Final whistle sounds for Doc Brown
Perhaps everybody has their favorite “Doc” Brown story.
Mine came sometimes during the early 1960’s. I feel comfortable that it came before my 10th birthday, which would have arrived in 1963.
As was the Bryant family tradition back in those carefree days, we took a week’s vacation to White Lake (near Elizabethtown, NC in Bladen County) over the summer.
It was during that time in my life where I had a pet Cocker Spaniel by the name of “Polly.” She was a sweet, mild-mannered dog whose claim to fame was roaming the neighborhood (the Pinetops community in Northampton County) and eating the table scraps tossed out by the neighbors. Polly loved to eat and it showed in her girth.
Anyway, one summer my dad, Ray Bryant, opted to ensure there would be no little Pollys roaming around our neighborhood, so he took her to Doc Brown to be “fixed.”
The operation was to take place while we were on vacation. I remember riding with Dad to Doc Brown’s little office just outside of Rich Square where I recall being very nervous about leaving my beloved dog in the care of a stranger.
Heck, I thought Doc Brown was old back then (of course everyone appears ancient when you’re 8-years-old).
Remembering like it was just yesterday, I recall how kind and gentle Doc Brown was with Polly. She was the center of his attention.
Still, it was tough leaving my dog behind, but the thought of a week of fun at White Lake eased my apprehension.
After we returned home, I rode with Dad to pick-up Polly. She was, of course, elated to see her human family and she appeared healthy and happy. The smile I remember seeing on Doc Brown’s face assured me that she was just fine.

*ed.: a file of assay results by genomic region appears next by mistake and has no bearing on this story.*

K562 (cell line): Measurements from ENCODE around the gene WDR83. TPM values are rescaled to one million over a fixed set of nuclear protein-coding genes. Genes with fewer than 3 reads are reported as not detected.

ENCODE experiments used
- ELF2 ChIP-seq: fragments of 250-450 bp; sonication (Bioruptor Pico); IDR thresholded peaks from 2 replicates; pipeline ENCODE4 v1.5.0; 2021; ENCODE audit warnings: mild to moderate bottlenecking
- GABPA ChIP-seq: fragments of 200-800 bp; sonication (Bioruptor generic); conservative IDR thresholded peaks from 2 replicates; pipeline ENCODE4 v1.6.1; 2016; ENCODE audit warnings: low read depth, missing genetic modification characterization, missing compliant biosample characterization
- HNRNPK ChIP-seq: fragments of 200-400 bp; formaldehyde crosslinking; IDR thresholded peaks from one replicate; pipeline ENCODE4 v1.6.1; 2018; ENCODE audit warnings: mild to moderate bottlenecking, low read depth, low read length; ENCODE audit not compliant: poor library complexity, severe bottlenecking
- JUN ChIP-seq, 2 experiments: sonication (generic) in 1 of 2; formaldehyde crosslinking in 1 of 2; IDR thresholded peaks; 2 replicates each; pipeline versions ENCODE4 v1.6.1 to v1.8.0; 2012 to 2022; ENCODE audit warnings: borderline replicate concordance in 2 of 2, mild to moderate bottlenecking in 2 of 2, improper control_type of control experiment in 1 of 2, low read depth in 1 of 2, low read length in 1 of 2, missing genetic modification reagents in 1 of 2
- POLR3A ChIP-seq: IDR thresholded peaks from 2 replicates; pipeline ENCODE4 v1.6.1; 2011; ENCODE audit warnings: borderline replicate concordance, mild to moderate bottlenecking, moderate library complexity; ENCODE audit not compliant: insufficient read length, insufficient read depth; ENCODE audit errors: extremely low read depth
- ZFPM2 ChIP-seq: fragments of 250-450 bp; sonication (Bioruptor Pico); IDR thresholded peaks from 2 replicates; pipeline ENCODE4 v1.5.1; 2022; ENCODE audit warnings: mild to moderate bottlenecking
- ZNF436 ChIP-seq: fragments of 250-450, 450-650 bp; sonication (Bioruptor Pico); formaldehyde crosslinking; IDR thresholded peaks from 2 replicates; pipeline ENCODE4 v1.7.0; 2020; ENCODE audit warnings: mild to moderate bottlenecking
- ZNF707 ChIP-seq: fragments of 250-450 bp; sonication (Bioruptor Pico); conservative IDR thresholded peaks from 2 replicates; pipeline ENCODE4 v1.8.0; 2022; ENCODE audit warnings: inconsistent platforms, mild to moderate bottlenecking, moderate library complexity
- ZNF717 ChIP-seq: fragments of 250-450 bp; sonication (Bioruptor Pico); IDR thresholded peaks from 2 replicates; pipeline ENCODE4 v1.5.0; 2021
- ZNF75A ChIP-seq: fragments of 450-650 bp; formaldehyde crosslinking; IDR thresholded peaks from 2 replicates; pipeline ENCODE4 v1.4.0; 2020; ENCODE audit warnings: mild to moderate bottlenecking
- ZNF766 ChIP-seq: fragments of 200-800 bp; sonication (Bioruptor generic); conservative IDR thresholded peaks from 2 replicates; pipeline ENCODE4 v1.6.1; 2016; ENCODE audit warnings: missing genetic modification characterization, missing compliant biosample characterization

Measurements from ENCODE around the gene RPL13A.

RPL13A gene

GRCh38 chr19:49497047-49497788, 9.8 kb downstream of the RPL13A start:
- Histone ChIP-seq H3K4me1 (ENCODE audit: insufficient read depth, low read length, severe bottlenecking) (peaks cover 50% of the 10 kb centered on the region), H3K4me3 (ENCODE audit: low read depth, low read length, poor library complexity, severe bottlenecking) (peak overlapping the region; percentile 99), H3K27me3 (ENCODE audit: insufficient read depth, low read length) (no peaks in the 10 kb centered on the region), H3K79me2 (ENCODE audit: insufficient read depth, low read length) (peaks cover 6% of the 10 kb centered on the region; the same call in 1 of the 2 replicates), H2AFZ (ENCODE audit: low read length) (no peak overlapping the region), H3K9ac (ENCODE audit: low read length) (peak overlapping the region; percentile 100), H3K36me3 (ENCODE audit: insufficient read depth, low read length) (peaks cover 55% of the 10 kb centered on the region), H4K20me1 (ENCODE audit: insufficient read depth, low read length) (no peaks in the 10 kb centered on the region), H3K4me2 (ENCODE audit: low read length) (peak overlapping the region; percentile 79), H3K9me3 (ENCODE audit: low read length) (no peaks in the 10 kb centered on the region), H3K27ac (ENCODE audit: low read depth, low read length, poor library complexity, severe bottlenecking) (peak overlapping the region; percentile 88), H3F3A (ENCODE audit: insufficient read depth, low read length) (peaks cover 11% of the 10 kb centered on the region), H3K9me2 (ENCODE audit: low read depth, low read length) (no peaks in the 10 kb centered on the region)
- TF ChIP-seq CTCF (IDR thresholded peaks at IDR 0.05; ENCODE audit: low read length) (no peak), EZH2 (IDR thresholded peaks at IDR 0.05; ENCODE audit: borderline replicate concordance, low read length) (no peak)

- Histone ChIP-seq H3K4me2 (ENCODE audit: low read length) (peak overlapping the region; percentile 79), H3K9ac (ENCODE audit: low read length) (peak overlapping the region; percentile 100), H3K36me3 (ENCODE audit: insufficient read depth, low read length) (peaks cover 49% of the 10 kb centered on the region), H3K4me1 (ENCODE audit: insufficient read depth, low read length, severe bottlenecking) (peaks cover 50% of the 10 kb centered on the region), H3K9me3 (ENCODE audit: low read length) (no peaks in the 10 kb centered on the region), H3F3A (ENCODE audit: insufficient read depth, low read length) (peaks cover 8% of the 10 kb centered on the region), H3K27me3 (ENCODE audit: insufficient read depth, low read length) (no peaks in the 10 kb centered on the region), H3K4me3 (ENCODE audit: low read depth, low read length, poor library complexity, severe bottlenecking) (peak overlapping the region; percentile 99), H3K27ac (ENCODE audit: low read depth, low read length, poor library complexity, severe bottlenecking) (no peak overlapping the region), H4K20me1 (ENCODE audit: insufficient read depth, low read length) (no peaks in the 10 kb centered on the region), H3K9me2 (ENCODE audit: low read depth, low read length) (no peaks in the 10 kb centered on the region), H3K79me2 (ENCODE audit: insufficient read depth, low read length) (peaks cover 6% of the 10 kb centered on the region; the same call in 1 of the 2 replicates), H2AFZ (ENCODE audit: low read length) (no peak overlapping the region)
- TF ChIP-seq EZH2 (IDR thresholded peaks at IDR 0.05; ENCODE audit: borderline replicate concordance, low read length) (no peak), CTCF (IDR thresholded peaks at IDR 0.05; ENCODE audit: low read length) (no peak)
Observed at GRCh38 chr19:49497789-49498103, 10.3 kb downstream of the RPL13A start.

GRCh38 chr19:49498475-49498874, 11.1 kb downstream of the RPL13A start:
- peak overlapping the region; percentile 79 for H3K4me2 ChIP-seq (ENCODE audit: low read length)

Over the ensuing years, Doc Brown took care of Polly, just as he did for thousands of animals all over northeastern North Carolina and southside Virginia. She lived to the ripe old age of 15, thanks in some part to Doc Brown.
Later in life, I became good friends with Tom and David Brown (two of Doc’s nephews). We played a lot of softball and chased a lot of women together.
Even Doc and I forged a friendship, one nurtured by our shared love of NC State Wolfpack athletics.
We lost Doc Brown last week. He was 90 years old. At the time of his passing he was the oldest practicing veterinarian in the state.
Doc died a happy man. He was in Birmingham, Alabama where he was to attend the Dec. 29 papajohns.com Bowl featuring NC State vs. Rutgers. He attended a pre-game party the night before, one where he was featured as the oldest fan in attendance.
Doc never made it to the game, but in the game of life, he scored early and often and even though his final whistle has sounded, Doc Brown went out a winner. He’ll be missed!
(Cal Bryant is Editor of the Roanoke-Chowan News-Herald and Gates County Index. He can be reached at email@example.com or 252-332-7207.)